On Jan. 14 , Kevin Jorgeson and Tommy Caldwell claimed one of the world’s most impressive athletic feats: summiting the Dawn Wall of Yosemite's El Capitan, known among experts as the world’s hardest rock climb, without any aid.
Lacerated fingers, cold temperatures, and brutal falls weren’t enough to stop this dynamite duo from becoming the first to ever free-climb the route, using only their hands and feet to ascend. (The ropes and bolts only caught them when they fell and weren’t used to help them scale the 3,000-foot rock.) Climbing aficionados are calling their 19-day journey “the climb of the century.”
Of course, such an incredible feat isn’t in the cards for everyone. But that doesn’t mean we can’t be inspired by it. Here, some life lessons we couldn't help but contemplate as we cheered the pair on.
With all due respect to climbing legend Alex Honnold , who achieves some of his most superhuman feats on solo climbs, sometimes you just need a buddy. In fact, early on in his dream to conquer the Dawn Wall, Caldwell realized he couldn't do it alone. " I am incredibly lucky to have found such an amazing partner in Kevin Jorgeson," he told Rock and Ice magazine in April 2014. "Sharing the experience with him has made it many times richer than it would have been without him."
And then, there are the low points when a friend's presence can mean all the difference in the world. Just ask Jorgeson: At one brutal stretch, the Santa Rosa resident failed 11 times in seven days as he tried to finish (or, in climbing speak, "send") pitch 15, a beastly traverse with razor-sharp holds the width of a credit card.
But Caldwell, a more accomplished climber who had already completed the section and moved ahead, was always within reach, offering moral support to his climbing partner in Jorgeson’s first free ascent of El Cap.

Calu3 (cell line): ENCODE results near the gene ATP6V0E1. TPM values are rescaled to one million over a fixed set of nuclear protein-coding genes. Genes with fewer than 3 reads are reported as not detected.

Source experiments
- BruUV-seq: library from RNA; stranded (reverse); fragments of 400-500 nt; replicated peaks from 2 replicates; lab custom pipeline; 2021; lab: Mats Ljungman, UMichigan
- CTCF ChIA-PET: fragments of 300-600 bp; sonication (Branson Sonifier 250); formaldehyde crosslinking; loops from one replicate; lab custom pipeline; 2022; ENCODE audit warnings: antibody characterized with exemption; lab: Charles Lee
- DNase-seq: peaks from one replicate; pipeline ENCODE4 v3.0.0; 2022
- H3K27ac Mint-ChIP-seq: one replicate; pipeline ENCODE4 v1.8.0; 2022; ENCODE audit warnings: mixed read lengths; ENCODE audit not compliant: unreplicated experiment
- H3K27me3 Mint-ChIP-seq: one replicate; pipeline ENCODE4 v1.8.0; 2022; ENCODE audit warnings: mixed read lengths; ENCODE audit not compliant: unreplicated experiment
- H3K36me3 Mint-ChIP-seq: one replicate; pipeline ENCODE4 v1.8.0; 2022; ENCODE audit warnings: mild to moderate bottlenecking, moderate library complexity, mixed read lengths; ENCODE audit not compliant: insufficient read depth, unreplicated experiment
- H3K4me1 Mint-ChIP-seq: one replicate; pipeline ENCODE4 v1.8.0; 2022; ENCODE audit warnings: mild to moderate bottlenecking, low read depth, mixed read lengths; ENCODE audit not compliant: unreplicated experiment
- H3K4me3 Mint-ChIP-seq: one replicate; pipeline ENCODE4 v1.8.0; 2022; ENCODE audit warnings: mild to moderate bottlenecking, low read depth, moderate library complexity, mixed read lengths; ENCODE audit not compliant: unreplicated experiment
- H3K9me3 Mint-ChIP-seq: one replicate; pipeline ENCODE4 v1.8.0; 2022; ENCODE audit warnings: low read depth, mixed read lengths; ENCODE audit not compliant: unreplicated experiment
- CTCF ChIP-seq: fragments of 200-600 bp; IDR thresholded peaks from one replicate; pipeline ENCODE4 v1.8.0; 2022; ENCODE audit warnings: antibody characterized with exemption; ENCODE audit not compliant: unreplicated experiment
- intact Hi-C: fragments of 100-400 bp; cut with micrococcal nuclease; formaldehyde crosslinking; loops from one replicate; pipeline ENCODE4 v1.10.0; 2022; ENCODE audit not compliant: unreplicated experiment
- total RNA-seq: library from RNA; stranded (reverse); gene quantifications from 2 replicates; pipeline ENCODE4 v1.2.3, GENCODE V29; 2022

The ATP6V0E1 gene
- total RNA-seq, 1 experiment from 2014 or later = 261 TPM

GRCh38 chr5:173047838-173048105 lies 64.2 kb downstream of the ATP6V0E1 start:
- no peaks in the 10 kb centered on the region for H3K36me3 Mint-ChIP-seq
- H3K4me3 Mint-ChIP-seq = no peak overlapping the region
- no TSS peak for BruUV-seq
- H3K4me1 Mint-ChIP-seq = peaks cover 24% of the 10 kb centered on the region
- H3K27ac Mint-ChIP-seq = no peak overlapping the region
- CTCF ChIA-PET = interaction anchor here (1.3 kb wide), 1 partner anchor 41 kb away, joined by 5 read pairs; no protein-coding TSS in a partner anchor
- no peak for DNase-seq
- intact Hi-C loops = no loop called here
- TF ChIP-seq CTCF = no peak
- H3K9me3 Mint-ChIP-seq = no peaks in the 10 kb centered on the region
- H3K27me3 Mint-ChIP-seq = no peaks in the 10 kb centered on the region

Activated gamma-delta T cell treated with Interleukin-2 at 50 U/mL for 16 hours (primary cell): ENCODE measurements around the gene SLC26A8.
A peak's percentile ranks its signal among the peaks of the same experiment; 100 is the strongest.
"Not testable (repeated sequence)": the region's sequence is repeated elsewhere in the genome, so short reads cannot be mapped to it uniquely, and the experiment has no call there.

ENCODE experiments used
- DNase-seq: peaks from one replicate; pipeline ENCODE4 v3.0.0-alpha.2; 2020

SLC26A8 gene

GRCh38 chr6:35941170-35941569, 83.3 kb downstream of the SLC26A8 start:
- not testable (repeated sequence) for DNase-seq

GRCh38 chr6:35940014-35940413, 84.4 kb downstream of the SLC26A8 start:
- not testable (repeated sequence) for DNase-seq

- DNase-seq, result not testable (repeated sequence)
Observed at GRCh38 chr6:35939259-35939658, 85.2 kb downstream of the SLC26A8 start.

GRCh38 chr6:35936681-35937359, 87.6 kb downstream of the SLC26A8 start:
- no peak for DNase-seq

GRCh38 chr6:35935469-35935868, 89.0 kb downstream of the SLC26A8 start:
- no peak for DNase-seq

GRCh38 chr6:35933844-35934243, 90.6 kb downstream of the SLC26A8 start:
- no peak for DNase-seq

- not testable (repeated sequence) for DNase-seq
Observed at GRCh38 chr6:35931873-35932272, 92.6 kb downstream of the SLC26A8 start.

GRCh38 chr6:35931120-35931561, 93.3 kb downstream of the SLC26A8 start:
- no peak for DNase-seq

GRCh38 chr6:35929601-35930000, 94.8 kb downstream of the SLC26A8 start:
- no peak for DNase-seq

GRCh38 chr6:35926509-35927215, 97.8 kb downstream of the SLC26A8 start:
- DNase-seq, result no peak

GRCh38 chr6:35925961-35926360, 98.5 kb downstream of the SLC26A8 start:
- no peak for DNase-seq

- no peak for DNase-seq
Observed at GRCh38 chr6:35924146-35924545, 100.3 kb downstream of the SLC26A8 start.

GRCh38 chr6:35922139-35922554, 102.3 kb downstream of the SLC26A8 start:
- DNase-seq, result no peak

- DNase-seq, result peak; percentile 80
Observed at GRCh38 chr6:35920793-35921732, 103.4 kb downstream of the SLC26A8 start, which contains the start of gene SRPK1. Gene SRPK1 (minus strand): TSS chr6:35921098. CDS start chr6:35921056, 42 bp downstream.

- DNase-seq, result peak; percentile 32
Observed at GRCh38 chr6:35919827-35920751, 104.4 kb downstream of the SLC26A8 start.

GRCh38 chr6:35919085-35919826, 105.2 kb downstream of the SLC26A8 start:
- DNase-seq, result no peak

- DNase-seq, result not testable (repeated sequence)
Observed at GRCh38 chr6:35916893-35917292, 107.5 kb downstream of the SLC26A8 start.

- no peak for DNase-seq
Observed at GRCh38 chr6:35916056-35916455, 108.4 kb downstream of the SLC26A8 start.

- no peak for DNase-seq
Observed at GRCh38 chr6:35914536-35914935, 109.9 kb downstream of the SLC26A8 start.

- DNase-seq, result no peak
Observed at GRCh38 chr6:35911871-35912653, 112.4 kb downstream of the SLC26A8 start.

“Now I am in full support mode until @kjorgeson catches up,” Caldwell posted at one point on his Facebook page. “Today Kevin managed to climb pitch 15 in the most inspired climbing moment of his life. It was such an intense and incredible thing to witness.”
Even more impressive about Caldwell's accomplishment? The Estes Park, Colorado native did it without his left index finger, which he lost in a handsaw accident in 2001. When doctors told him reattaching it would mean he couldn't use it for climbing, he decided to have it amputated.
LESSON 3: Super Glue is always good to have on hand.
This versatile stuff can hold together a hiking boot, patch up a hole in a raft, and, in a real pinch, bind your fingers to tape well enough that you can deal with the pain of razor-sharp holds. According to one media report, Jorgeson did just that as he struggled to complete pitch 15, as his battered fingers could have meant the difference between failure and success.
The takeaway: Tuck a tube or two into your favorite backpack and glove compartment—you never know when it will come in handy.
LESSON 4: The seemingly impossible becomes doable when you take it one step (or pitch or hold) at a time.
Just looking up at El Cap from the valley floor, its sheer size and scope is mind-boggling enough; at one point, climbing the Dawn Wall unassisted had been called impossible. Yet, by breaking down the 31-pitch climb into manageable chunks and spreading it out over 19 days, Caldwell and Jorgeson did it. The bottom line: In the face of the overwhelming, just focus on moving forward inch by (chalky) inch.
LESSON 5: Never, ever, ever give up.
Perhaps the most captivating aspect of this amazing accomplishment was Caldwell and Jorgeson’s dogged determination to make it up that damn rock, no matter what. As Jorgeson wrote on his Facebook page during his struggle to conquer pitch 15: "I’m not giving up. I will rest. I will try again. I will succeed.”
Yeah, it’s cliché, but it’s something that bears repeating: If you really want something, keep at it. Thanks for such an inspiring reminder, guys.